Former Israeli Prime Minister Yitzhak Shamir, who clung throughout his life to the belief that Israel should hang on to territory and never trust an Arab regime, has died. He was 96.
Israeli media said Mr Shamir had suffered from Alzheimer's for years and died after a long illness on Saturday at a nursing home in the town of Herzliya, north of Tel Aviv.
In his younger days, Mr Shamir served as a Jewish underground leader who fought the British as well as Arab militias before Israel's creation in 1948. Later, he hunted Nazi scientists as a Mossad agent before eventually becoming Israel's seventh prime minister.
His time in office was eventful, marked by the massive airlift of thousands of Ethiopian Jews to Israel, the Palestinian uprising and the 1991 Gulf war, when Iraq fired 39 Scud missiles at Israel.
Israelis across the political spectrum paid tribute to the former leader on Saturday.
"Yitzhak Shamir was a brave warrior before and after the founding of the state of Israel," said Israeli President Shimon Peres, a long-time political opponent of Shamir. "He was loyal to his views, a great patriot and a true lover of Israel who served his country with integrity and unending commitment. May his memory be blessed."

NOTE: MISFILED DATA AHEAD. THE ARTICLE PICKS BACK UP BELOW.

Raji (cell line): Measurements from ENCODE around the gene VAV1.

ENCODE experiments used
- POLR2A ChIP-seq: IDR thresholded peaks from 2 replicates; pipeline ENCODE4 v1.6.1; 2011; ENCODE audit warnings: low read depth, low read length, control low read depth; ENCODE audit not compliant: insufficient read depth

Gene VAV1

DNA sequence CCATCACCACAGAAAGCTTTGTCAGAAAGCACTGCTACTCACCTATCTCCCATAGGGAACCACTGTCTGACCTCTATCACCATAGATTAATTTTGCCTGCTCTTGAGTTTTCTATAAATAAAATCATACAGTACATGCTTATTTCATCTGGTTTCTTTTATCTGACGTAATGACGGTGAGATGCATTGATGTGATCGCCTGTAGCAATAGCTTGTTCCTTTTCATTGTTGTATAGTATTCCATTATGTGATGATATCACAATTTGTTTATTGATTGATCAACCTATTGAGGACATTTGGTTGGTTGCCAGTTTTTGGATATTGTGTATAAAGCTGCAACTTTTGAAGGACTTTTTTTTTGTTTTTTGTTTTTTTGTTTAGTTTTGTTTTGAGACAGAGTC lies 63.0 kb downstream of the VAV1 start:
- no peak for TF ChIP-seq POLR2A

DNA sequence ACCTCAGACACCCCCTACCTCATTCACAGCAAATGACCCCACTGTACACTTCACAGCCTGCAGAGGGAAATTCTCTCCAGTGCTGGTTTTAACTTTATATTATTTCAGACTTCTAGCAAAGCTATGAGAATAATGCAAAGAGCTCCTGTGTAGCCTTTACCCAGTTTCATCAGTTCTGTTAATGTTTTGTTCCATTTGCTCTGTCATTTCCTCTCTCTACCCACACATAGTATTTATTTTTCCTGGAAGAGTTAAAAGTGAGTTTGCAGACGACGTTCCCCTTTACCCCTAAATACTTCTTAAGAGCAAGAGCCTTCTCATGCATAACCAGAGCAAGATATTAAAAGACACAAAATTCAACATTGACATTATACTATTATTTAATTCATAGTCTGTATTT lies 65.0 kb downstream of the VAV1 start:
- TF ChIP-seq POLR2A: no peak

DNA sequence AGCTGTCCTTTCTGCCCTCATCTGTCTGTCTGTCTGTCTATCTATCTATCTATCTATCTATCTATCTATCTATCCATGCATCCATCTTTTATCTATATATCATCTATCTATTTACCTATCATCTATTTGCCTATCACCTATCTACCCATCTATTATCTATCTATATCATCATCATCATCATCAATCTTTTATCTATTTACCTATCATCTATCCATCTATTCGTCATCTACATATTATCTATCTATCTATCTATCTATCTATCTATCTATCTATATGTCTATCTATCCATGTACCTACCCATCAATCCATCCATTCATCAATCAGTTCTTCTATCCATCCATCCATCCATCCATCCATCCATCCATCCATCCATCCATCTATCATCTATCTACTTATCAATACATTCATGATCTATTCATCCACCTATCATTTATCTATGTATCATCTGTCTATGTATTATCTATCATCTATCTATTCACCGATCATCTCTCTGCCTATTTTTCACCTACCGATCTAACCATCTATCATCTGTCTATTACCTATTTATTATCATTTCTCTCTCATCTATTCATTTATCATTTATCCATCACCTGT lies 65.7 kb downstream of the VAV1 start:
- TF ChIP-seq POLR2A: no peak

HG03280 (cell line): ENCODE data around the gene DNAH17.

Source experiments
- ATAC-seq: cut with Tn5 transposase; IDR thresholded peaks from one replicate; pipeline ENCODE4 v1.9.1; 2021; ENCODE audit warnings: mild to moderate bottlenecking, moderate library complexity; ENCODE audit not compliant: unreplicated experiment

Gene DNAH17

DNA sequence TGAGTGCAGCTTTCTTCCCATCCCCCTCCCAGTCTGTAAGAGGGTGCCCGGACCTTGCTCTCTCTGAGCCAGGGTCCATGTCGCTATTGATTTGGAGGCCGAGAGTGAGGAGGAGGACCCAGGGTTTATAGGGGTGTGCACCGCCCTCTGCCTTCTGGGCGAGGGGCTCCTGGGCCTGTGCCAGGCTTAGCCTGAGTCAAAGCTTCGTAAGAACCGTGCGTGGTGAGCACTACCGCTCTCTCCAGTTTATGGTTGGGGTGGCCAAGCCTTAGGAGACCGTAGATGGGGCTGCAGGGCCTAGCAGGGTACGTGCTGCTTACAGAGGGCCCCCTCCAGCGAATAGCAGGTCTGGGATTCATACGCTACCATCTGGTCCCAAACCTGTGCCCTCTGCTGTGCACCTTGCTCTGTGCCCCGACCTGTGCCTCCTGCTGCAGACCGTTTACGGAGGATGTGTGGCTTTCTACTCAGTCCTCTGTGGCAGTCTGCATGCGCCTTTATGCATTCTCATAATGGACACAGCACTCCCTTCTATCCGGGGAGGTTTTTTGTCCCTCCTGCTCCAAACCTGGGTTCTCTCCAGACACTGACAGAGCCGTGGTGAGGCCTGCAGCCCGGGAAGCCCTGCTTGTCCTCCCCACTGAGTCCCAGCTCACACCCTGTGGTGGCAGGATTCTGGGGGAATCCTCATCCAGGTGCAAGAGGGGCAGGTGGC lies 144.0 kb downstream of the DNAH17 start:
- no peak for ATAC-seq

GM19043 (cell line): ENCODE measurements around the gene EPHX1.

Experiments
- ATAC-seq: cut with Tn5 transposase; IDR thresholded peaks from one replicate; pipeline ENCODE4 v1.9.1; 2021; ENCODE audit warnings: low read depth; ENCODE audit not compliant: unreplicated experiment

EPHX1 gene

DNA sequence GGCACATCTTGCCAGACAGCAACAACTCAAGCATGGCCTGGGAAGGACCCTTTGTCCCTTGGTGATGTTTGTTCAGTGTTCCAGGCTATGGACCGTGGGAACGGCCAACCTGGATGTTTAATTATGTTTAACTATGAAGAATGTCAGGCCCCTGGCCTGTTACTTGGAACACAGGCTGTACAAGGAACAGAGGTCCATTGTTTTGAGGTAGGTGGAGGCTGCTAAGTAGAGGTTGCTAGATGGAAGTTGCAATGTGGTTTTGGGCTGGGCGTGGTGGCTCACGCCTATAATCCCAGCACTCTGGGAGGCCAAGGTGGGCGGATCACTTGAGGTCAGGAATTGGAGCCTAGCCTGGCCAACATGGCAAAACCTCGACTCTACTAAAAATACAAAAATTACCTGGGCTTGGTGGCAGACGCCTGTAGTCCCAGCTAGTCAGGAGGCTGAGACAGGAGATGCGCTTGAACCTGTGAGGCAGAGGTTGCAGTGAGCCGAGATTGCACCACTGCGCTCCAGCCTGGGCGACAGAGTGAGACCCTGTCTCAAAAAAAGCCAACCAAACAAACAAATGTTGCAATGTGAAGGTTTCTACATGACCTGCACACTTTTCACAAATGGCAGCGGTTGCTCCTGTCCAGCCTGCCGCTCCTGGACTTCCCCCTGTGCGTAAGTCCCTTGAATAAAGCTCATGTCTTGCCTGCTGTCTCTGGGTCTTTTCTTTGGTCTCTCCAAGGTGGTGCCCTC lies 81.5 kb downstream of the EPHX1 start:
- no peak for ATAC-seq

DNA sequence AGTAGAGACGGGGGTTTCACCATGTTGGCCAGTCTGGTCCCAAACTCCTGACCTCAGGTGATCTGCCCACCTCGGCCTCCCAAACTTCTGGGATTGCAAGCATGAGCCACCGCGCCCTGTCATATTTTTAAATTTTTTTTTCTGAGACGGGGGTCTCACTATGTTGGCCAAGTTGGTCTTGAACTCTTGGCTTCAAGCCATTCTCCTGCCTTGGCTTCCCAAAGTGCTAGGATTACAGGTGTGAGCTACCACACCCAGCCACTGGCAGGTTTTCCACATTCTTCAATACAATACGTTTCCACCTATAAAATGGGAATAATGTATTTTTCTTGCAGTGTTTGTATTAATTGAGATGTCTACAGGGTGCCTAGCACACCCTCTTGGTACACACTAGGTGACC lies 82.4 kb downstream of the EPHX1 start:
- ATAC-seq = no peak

Prime Minister Benjamin Netanyahu said he had "led Israel with a deep loyalty to the nation and to the land and to the eternal values of the Jewish people."
Mr Shamir served as premier for seven years, from 1983-84 and 1986-92, leading his party to election victories twice, despite lacking much of the outward charisma that characterises many modern politicians.
Barely more than 5ft tall and built like a block of granite, he projected an image of uncompromising solidity during the first intifada, or Palestinian uprising, in the West Bank and Gaza that demanded an end to Israeli occupation.
Defeated in the 1992 election, Mr Shamir stepped down as head of the Likud party and watched from the sidelines as his successor, Yitzhak Rabin, negotiated interim land-for-peace agreements with the Palestinians. The agreements, including Palestinian leader Yasser Arafat's recognition of Israel, did nothing to ease his suspicion.